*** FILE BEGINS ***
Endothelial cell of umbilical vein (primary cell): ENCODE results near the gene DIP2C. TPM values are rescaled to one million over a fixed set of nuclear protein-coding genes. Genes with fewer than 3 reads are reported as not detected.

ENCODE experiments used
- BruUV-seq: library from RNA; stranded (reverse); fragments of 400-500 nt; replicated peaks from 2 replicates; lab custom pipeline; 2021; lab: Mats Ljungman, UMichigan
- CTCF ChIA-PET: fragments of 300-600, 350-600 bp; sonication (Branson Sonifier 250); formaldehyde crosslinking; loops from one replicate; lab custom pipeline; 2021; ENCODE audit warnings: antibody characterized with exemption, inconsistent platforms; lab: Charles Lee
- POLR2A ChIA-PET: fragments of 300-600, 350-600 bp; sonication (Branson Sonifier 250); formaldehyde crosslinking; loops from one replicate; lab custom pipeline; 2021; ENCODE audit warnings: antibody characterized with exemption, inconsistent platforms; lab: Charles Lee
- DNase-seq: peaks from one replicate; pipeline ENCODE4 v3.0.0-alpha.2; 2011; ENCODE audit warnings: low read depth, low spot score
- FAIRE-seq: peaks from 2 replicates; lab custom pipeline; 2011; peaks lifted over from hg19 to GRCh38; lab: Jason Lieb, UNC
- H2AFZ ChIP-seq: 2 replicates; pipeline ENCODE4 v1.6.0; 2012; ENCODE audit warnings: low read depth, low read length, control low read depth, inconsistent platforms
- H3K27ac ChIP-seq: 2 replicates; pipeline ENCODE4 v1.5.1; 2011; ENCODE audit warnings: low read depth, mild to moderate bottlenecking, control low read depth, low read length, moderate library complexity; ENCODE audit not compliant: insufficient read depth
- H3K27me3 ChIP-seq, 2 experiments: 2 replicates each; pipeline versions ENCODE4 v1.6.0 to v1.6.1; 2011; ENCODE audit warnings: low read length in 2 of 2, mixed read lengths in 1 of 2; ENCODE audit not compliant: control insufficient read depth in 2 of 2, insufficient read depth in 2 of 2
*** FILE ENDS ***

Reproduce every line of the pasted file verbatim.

Endothelial cell of umbilical vein (primary cell): ENCODE results near the gene DIP2C. TPM values are rescaled to one million over a fixed set of nuclear protein-coding genes. Genes with fewer than 3 reads are reported as not detected.

ENCODE experiments used
- BruUV-seq: library from RNA; stranded (reverse); fragments of 400-500 nt; replicated peaks from 2 replicates; lab custom pipeline; 2021; lab: Mats Ljungman, UMichigan
- CTCF ChIA-PET: fragments of 300-600, 350-600 bp; sonication (Branson Sonifier 250); formaldehyde crosslinking; loops from one replicate; lab custom pipeline; 2021; ENCODE audit warnings: antibody characterized with exemption, inconsistent platforms; lab: Charles Lee
- POLR2A ChIA-PET: fragments of 300-600, 350-600 bp; sonication (Branson Sonifier 250); formaldehyde crosslinking; loops from one replicate; lab custom pipeline; 2021; ENCODE audit warnings: antibody characterized with exemption, inconsistent platforms; lab: Charles Lee
- DNase-seq: peaks from one replicate; pipeline ENCODE4 v3.0.0-alpha.2; 2011; ENCODE audit warnings: low read depth, low spot score
- FAIRE-seq: peaks from 2 replicates; lab custom pipeline; 2011; peaks lifted over from hg19 to GRCh38; lab: Jason Lieb, UNC
- H2AFZ ChIP-seq: 2 replicates; pipeline ENCODE4 v1.6.0; 2012; ENCODE audit warnings: low read depth, low read length, control low read depth, inconsistent platforms
- H3K27ac ChIP-seq: 2 replicates; pipeline ENCODE4 v1.5.1; 2011; ENCODE audit warnings: low read depth, mild to moderate bottlenecking, control low read depth, low read length, moderate library complexity; ENCODE audit not compliant: insufficient read depth
- H3K27me3 ChIP-seq, 2 experiments: 2 replicates each; pipeline versions ENCODE4 v1.6.0 to v1.6.1; 2011; ENCODE audit warnings: low read length in 2 of 2, mixed read lengths in 1 of 2; ENCODE audit not compliant: control insufficient read depth in 2 of 2, insufficient read depth in 2 of 2